Lashed by Lasch!
Shame is something that we all understand. It doesn’t need explaining it’s part of the ethos of the society to which we belong or, perhaps to be more precise, that sector of society that we belong to. So Giles Fraser’s Thinking Aloud podcast: how valuable is shame? looked as though it would make an interesting link with my post Shame on you – Shame on me. However, in following up on some links provided in Giles Fraser’s podcast it would seem that I am taking too simplistic a view. Fred Goodwin being stripped of his knighthood and release of the film Shame, has caused Fraser to consider how effective shame is as a means of punishment and how valuable it is in shaping social norms. In doing so, he quotes the American social critic Christopher Lasch who said that “The trouble with modern culture is that we have lost the shared social and legal boundaries that shame once policed”.
Fraser goes to say that a number of legal theorists have argued for the shaming of criminals as an alternative to prison or financial penalties, making a very clear public statement about right and wrong. These views are not shared by Toni M Massaro. A summary of an article she wrote for the journal Psychology, Public Policy, and Law with the title ‘The meanings of shame: Implications for legal reform’ describes her critique. She takes issue with the recent revival of interest in shame and shaming in various contexts, including criminal punishment such as sanctions requiring defendants to wear signs in public, or to otherwise advertise their convictions. Stating that legal reforms based on the provocative but potentially destructive call to shame have tended to conflate shame, shaming, and shameful. She contends that the separation of these terms is crucial to meaningful discussions about whether Americans should be shamed for violating social or legal norms.
When Lasch said that “The trouble with modern culture is that we have lost the shared social and legal boundaries that shame once policed”, I feel sure that he never intended this to be selectively applied. That the loss of any shared social and legal boundaries that ‘shame once policed’ is distributed throughout every strata of society. I don’t know if Fred Goodwin, The Phoenix Four, Ken Dodd, Dame Shirley Porter, and the MPs who fiddled their expenses, feel any sense of shame or remorse over their actions. But whether they did or not, I would claim that they are simply a small sample from those in the social strata of our society who should live by those shared social and legal boundaries that those of us in the rest of society are expected to live by. Instead it seems that they live by ignoble ‘shared social and legal boundaries’ that would exempt them from any comparative retributive measures meted out to others in society.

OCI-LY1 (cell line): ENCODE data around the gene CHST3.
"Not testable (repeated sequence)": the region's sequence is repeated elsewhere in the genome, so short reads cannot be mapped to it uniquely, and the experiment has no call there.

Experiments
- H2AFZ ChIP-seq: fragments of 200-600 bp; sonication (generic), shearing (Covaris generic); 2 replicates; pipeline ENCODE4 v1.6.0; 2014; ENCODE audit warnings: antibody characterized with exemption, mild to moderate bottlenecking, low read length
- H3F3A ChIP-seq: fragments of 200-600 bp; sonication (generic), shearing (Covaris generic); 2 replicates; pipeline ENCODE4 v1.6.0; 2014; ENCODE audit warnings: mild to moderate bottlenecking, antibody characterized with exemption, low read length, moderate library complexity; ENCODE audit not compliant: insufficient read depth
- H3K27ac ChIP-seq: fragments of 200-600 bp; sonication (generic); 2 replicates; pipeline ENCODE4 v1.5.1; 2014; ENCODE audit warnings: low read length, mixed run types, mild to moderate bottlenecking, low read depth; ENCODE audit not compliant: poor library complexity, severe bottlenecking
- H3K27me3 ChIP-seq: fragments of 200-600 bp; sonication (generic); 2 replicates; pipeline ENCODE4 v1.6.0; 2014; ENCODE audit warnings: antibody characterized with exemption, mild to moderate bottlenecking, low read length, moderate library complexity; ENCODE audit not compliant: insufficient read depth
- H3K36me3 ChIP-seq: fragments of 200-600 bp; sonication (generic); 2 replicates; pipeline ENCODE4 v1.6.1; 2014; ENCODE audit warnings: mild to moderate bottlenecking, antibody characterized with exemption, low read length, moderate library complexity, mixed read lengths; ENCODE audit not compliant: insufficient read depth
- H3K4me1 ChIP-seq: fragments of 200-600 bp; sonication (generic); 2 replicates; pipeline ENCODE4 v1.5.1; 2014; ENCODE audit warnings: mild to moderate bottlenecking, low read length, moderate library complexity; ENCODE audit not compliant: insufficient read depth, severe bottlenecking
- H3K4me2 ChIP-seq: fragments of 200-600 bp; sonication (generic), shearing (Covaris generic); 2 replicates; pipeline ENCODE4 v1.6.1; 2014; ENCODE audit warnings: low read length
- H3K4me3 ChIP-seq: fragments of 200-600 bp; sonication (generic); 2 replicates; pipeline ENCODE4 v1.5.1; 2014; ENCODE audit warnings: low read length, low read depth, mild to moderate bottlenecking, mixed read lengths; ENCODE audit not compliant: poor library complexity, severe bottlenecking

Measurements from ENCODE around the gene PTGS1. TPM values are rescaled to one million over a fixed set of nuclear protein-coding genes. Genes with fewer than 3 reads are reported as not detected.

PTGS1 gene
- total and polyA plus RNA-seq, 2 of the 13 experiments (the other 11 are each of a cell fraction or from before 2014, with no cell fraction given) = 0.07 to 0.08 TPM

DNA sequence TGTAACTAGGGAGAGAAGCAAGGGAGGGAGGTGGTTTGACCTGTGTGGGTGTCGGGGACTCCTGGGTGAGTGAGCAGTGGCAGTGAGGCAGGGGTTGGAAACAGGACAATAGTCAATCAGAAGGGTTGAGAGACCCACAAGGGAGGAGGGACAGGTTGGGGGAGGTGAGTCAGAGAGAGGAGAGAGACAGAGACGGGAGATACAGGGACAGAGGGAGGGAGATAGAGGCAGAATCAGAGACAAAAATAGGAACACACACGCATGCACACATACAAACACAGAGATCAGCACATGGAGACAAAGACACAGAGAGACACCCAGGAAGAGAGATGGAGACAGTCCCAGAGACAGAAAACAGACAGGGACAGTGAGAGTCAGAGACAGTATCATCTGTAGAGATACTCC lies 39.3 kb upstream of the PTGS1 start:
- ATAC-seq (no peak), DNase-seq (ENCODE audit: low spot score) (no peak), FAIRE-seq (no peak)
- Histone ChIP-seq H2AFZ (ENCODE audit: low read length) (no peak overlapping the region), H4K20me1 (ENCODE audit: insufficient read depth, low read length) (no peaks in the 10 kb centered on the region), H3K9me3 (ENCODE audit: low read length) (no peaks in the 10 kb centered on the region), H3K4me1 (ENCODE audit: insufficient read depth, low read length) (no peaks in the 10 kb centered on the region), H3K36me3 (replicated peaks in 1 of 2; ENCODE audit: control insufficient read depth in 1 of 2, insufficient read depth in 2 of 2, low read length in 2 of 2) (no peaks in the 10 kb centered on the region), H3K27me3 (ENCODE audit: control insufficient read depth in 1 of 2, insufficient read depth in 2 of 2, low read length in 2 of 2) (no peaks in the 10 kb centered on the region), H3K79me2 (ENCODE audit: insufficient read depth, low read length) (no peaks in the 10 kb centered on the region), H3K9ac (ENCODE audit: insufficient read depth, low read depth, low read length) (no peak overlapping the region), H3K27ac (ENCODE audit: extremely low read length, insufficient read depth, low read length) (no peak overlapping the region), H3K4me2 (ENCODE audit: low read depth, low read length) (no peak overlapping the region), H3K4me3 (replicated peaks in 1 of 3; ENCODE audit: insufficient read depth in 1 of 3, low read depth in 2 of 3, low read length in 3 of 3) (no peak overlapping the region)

In July 1703 Daniel Defoe was publicly pilloried and imprisoned when he upset the powerful ‘Establishment‘ of his time, by ruthlessly satirising both the High church, Tories and those Dissenters who hypocritically practised so-called “occasional conformity”. I find it impossible to believe that any members of the present Establishment would enact a law that would subject them to public humiliation, whatever the circumstances. So I find it difficult to support, however cost effective and intentionally humiliating, a punishment intended to ‘shame’ those who are essentially petty criminals. Those on whom such a punishment will be the most effective – and the most harmful – are those who are already ‘shameful’ of carrying out any act known to be wrong and shamed at being caught in such an act. The recidivistic petty criminals would regard any punishment intended to ‘shame them’ as a badge of honour, much like an ASBO is regarded. And why not: shame only begins when a loss of self-respect occurs.
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